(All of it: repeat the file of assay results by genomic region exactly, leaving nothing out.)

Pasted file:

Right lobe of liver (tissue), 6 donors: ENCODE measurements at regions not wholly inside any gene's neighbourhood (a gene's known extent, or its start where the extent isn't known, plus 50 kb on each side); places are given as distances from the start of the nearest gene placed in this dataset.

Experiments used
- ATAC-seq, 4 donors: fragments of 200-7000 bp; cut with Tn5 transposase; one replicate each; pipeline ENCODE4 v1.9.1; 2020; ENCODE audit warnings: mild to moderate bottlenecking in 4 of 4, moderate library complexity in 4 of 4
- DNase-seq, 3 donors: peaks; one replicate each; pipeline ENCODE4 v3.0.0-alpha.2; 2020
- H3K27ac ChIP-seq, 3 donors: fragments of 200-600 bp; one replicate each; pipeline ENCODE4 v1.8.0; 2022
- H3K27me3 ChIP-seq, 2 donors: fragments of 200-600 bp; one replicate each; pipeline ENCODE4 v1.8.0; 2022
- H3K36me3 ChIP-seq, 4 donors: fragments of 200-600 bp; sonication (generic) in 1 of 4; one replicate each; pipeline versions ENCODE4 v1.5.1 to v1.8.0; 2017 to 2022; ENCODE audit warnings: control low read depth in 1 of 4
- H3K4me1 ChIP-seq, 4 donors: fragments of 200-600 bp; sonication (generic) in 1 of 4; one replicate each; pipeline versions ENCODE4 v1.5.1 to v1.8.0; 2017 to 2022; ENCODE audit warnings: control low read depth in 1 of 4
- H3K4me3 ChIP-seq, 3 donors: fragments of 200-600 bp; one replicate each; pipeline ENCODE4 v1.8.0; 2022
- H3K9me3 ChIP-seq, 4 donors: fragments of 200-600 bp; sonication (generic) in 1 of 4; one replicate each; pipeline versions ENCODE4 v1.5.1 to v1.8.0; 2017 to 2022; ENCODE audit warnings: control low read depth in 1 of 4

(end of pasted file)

Right lobe of liver (tissue), 6 donors: ENCODE measurements at regions not wholly inside any gene's neighbourhood (a gene's known extent, or its start where the extent isn't known, plus 50 kb on each side); places are given as distances from the start of the nearest gene placed in this dataset.

Experiments used
- ATAC-seq, 4 donors: fragments of 200-7000 bp; cut with Tn5 transposase; one replicate each; pipeline ENCODE4 v1.9.1; 2020; ENCODE audit warnings: mild to moderate bottlenecking in 4 of 4, moderate library complexity in 4 of 4
- DNase-seq, 3 donors: peaks; one replicate each; pipeline ENCODE4 v3.0.0-alpha.2; 2020
- H3K27ac ChIP-seq, 3 donors: fragments of 200-600 bp; one replicate each; pipeline ENCODE4 v1.8.0; 2022
- H3K27me3 ChIP-seq, 2 donors: fragments of 200-600 bp; one replicate each; pipeline ENCODE4 v1.8.0; 2022
- H3K36me3 ChIP-seq, 4 donors: fragments of 200-600 bp; sonication (generic) in 1 of 4; one replicate each; pipeline versions ENCODE4 v1.5.1 to v1.8.0; 2017 to 2022; ENCODE audit warnings: control low read depth in 1 of 4
- H3K4me1 ChIP-seq, 4 donors: fragments of 200-600 bp; sonication (generic) in 1 of 4; one replicate each; pipeline versions ENCODE4 v1.5.1 to v1.8.0; 2017 to 2022; ENCODE audit warnings: control low read depth in 1 of 4
- H3K4me3 ChIP-seq, 3 donors: fragments of 200-600 bp; one replicate each; pipeline ENCODE4 v1.8.0; 2022
- H3K9me3 ChIP-seq, 4 donors: fragments of 200-600 bp; sonication (generic) in 1 of 4; one replicate each; pipeline versions ENCODE4 v1.5.1 to v1.8.0; 2017 to 2022; ENCODE audit warnings: control low read depth in 1 of 4